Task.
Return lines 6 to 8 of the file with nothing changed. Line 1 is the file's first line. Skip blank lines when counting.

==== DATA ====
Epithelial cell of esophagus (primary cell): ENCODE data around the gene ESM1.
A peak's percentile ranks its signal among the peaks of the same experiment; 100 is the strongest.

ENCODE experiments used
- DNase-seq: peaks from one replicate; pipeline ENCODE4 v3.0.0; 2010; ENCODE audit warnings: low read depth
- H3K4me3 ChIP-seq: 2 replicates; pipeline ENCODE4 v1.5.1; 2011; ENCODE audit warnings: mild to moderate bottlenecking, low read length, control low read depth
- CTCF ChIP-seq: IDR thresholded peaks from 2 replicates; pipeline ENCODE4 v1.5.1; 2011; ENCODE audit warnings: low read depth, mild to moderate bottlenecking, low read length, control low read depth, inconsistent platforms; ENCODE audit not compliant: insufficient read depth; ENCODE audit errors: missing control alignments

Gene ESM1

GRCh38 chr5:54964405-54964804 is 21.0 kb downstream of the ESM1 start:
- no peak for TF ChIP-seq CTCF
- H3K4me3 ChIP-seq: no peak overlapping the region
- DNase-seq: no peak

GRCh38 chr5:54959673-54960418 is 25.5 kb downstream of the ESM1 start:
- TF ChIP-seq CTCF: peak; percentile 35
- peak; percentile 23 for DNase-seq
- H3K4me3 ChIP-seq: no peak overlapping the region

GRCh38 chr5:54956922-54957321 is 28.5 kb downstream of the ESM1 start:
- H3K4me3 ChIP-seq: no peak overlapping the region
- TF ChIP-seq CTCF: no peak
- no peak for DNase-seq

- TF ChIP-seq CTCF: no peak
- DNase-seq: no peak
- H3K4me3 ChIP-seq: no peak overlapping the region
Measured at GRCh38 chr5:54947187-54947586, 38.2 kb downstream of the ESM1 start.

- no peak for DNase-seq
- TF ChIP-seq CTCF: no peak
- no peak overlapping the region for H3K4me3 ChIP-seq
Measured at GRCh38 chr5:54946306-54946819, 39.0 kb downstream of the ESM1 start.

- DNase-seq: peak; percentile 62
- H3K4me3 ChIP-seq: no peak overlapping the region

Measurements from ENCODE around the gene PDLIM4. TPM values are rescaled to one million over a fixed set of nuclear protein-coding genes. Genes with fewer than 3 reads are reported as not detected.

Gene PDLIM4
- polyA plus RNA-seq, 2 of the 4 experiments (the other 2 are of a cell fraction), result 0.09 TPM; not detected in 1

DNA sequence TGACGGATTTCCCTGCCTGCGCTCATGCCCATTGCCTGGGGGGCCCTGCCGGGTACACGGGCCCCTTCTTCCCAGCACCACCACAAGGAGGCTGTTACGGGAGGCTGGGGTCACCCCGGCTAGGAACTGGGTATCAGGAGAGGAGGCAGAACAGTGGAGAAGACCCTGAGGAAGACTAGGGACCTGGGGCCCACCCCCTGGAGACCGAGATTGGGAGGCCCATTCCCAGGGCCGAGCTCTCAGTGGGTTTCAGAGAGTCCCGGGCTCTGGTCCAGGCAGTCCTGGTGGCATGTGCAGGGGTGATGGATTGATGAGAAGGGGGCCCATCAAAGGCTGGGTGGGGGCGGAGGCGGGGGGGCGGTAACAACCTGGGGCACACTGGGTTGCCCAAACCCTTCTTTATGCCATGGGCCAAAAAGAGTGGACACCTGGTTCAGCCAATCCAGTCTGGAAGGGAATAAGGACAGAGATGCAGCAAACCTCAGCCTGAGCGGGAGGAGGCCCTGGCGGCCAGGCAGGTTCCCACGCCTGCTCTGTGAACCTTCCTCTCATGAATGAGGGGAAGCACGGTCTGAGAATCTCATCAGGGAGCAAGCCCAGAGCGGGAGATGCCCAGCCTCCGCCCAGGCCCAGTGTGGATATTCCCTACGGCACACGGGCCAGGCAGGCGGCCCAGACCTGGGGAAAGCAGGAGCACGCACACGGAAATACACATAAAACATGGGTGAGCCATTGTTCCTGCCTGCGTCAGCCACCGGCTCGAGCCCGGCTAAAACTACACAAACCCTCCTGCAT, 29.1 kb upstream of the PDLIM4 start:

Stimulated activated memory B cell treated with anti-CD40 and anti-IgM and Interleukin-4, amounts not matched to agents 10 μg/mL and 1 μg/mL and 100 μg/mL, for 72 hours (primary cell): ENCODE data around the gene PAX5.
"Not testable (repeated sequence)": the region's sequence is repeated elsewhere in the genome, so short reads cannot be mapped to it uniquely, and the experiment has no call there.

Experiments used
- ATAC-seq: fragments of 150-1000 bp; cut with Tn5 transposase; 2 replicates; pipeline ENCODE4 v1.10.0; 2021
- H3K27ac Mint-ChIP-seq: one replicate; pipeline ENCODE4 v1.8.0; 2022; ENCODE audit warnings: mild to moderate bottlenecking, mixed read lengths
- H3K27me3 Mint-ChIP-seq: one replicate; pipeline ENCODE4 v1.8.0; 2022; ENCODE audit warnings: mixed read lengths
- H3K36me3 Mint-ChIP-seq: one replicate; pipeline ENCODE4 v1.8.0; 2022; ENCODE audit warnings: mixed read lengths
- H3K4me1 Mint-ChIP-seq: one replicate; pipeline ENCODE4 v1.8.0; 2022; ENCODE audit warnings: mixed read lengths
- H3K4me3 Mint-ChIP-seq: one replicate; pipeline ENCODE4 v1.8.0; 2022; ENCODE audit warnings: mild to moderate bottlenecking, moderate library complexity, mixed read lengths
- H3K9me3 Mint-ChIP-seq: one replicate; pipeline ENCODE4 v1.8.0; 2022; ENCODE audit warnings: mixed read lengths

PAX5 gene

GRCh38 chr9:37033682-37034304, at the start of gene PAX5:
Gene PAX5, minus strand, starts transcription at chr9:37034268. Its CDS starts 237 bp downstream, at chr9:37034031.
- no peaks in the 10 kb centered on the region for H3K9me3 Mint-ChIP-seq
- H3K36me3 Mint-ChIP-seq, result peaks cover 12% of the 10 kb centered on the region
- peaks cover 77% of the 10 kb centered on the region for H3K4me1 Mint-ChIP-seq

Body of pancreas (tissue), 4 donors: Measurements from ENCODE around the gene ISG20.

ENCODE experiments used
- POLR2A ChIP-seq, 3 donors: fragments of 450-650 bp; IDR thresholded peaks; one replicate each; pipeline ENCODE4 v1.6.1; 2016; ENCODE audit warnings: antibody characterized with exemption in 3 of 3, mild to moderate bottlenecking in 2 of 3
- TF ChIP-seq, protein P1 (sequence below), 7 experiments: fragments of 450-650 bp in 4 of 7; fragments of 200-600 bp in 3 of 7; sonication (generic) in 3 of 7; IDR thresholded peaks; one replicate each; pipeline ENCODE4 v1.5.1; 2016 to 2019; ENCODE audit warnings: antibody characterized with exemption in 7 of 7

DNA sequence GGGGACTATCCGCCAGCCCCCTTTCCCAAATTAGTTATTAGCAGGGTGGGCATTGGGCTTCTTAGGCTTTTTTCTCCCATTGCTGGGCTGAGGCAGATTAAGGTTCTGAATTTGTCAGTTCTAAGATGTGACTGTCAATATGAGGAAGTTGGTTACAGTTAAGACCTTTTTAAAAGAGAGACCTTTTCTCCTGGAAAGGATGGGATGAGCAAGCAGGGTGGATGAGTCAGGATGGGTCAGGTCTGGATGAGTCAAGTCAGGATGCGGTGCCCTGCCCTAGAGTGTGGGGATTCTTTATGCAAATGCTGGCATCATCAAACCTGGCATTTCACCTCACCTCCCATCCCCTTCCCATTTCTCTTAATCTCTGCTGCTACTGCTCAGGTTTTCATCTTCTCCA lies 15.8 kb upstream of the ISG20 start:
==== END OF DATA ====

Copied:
- CTCF ChIP-seq: IDR thresholded peaks from 2 replicates; pipeline ENCODE4 v1.5.1; 2011; ENCODE audit warnings: low read depth, mild to moderate bottlenecking, low read length, control low read depth, inconsistent platforms; ENCODE audit not compliant: insufficient read depth; ENCODE audit errors: missing control alignments

Gene ESM1

GRCh38 chr5:54964405-54964804 is 21.0 kb downstream of the ESM1 start: